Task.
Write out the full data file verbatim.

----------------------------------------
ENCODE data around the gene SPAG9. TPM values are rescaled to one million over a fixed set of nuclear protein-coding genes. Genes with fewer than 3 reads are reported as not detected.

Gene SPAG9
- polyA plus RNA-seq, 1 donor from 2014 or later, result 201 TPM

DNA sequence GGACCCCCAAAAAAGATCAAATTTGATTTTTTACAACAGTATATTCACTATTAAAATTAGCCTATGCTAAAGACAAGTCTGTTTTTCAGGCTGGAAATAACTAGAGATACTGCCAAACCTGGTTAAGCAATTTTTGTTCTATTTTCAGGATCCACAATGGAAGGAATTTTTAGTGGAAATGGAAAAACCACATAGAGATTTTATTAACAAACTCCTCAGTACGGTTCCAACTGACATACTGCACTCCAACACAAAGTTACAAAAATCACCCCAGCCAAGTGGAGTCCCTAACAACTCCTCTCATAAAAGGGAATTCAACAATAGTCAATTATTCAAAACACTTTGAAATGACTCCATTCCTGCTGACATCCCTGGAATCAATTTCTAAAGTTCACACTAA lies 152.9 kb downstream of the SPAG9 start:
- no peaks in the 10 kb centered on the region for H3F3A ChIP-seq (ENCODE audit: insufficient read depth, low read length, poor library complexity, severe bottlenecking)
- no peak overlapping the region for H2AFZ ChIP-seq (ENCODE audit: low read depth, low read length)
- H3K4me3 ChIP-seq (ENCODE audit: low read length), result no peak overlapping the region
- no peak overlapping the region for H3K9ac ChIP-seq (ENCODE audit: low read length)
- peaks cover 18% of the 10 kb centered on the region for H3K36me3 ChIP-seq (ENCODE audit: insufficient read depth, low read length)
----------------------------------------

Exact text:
ENCODE data around the gene SPAG9. TPM values are rescaled to one million over a fixed set of nuclear protein-coding genes. Genes with fewer than 3 reads are reported as not detected.

Gene SPAG9
- polyA plus RNA-seq, 1 donor from 2014 or later, result 201 TPM

DNA sequence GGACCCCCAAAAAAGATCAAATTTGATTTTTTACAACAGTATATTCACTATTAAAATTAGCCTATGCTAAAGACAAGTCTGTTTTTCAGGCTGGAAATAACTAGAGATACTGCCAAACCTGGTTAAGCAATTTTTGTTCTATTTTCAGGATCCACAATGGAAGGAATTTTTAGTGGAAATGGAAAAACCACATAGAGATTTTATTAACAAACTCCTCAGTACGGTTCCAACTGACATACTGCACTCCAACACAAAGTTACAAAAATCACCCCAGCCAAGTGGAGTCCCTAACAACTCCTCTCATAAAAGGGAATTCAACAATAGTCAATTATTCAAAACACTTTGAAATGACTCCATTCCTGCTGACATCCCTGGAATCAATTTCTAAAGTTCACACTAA lies 152.9 kb downstream of the SPAG9 start:
- no peaks in the 10 kb centered on the region for H3F3A ChIP-seq (ENCODE audit: insufficient read depth, low read length, poor library complexity, severe bottlenecking)
- no peak overlapping the region for H2AFZ ChIP-seq (ENCODE audit: low read depth, low read length)
- H3K4me3 ChIP-seq (ENCODE audit: low read length), result no peak overlapping the region
- no peak overlapping the region for H3K9ac ChIP-seq (ENCODE audit: low read length)
- peaks cover 18% of the 10 kb centered on the region for H3K36me3 ChIP-seq (ENCODE audit: insufficient read depth, low read length)